A&M hopes a strong Spring Sports finish is a sign of things to come | Soccer

An unlikely run by the Texas A&M baseball team was a positive end to an Aggie sports year that left much to be desired.

A strong showing in spring sports capped by the baseball team’s run to the College World Series saw the Aggies finish 25th in the Learfield Directors’ Cup standings. It was the school’s 16th straight Top 25, which sounds better than it was.

The Aggies were flirting with their worst all-around season in two decades until they secured a quintet of top 10s in spring sports that included both the women’s golf and baseball teams tied for third place. . Had those programs failed to qualify for the NCAA Tournament, as they did last year, the Aggies would have finished no higher than 37th in the Directors’ Cup, which is a competition aimed at to determine the nation’s most successful collegiate athletic programs in all NAIA and NCAA sanctioned sports by making available the same number of points in each sport.

One mistake with the Directors Cup is that all sports are equal. The reality is that football is the most watched topic in men’s basketball, with all other sports lagging behind. Alabama fans were upset that Georgia beat them to the National Football Championship, but probably weren’t worried that Georgia finished three spots ahead of the Crimson Tide in the Directors’ Cup. In fact, most Alabama fans probably still don’t know that Georgia finished ahead of them in the Directors’ Cup.

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Then there’s Texas, which won a second straight Directors’ Cup. The Longhorns won four national championships this year, but their football team was 5-7 and the baseball team lost twice to the Aggies – at home in the regular season, then suffered outrage at having the end of the season at the hands of their rival. The Directors Cup was more of a tin cup for the Longhorns rather than something to display on the mantle or brag about in chat rooms. But let’s face it, every sport matters. We are reminded of this every time a school abandons a sport for lack of funding. And just a few weeks ago, the sports world proudly celebrated the 50th anniversary of Title IX and how far women’s sport has come. Sport therefore counts more than ever, which gives more credit to the Directors’ Cup.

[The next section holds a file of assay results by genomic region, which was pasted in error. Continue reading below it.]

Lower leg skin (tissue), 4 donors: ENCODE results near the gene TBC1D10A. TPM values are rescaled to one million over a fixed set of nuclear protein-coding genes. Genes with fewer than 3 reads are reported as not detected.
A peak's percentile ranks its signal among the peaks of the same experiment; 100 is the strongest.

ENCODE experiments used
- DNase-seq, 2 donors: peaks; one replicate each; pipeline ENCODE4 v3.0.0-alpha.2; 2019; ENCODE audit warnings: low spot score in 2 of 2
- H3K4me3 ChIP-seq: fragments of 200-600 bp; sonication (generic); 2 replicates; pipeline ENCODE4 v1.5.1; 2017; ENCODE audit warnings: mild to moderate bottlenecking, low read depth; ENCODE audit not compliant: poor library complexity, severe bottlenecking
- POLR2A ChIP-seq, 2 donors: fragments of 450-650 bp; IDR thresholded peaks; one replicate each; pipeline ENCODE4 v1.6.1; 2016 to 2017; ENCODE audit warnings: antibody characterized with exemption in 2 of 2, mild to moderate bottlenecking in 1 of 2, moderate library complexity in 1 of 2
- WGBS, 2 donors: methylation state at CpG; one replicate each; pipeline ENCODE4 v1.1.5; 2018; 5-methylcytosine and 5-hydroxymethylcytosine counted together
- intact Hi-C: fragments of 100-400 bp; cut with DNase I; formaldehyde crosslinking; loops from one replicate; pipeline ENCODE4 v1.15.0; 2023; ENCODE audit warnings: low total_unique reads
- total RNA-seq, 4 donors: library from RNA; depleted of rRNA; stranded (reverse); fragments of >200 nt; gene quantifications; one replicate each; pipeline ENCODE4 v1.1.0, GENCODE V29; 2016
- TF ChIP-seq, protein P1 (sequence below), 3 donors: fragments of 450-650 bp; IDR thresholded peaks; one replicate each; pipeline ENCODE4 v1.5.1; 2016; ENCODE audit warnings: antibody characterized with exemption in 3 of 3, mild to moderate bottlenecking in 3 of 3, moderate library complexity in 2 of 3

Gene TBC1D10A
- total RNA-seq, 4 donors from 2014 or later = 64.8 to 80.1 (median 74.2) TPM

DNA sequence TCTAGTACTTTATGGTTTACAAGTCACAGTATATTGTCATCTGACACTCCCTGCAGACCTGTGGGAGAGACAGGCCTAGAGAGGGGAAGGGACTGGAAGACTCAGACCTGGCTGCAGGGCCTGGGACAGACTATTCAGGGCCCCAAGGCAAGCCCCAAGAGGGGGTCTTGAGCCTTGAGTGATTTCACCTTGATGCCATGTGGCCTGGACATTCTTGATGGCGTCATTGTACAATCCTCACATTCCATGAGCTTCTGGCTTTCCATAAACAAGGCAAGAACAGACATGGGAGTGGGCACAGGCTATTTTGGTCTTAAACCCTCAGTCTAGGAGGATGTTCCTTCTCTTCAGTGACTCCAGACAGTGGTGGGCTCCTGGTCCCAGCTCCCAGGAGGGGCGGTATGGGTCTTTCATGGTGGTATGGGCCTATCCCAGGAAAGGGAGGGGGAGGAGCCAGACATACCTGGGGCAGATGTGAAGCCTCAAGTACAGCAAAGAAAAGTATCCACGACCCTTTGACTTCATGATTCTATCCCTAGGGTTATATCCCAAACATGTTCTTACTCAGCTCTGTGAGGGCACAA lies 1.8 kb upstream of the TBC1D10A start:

A&M finishing 37th would have been totally unacceptable, given its facilities, resources and support. Finishing 25th deserves no pat on the back. A&M should be in the top 10 every year or at least knocking on the door. A&M has a strong record in the Directors Cup, finishing 11 out of 12 top 15 times from 2009 to 2019 with six top 10 efforts. A&M fell to 19th place last year after the 2019-20 season was shortened by COVID-19. He slipped six more places this year. A&M ranked ninth in the rugged and competitive Southeast Conference, finishing ahead of only Auburn, South Carolina, Missouri, Vanderbilt and Mississippi State. It was A&M’s lowest finish in the league since joining the SEC. It’s only cause for concern if it continues and it shouldn’t.

A&M had just two Top 25 finishes in the competition’s first decade, which was the Sears Cup when it was created for the 1993-94 season. It was sponsored by the United States Sports Academy from the 2003-04 season until Learfield took over in the 2007-08 season. Things hit rock bottom for A&M in 1997-98 and 1998-99 when the Aggies tied for 38th and 39th, respectively.

A&M’s scores improved significantly under former athletic director Bill Byrne (2003-12) because he made good hires and A&M improved its facilities. Aggies hopes the same formula will lead to even greater success under current DA Ross Bjork. He recruited baseball coach Jim Schlossnagle and women’s golf coach Gerrod Chadwell, both doing wonders in their first seasons. Similar results are expected from Georgia women’s basketball coach Joni Taylor, who replaced legendary Gary Blair. He put the program on the map, but Blair failed to make the NCAA Tournament in his final season. Taylor immediately showed his worth by landing former Georgia signees Janiah Barker, Sydney Bowles and Tineya Hilton. They were ranked the seventh best recruiters in the country in November.

A&M can’t wait until November as chances are the women’s basketball program is gearing up for the NCAA Tournament and the football program is expected to be back after pausing its streak of 26 consecutive NCAA tournaments. The A&M men’s basketball team, which also didn’t make the NCAA Tournament, is also poised for a strong season on the heels of its run to the NIT Championship Game.

You can almost count on A&M to make a significant jump in next year’s Directors Cup, but it will be somewhat hollow if the football team doesn’t have a good season. That could change after four consecutive top-10 recruiting classes by football coach Jimbo Fisher. If the Aggies find a way to win double-digit games, it could be the start of a special sports schedule. Again, this might just be a continuation of what happened in the spring.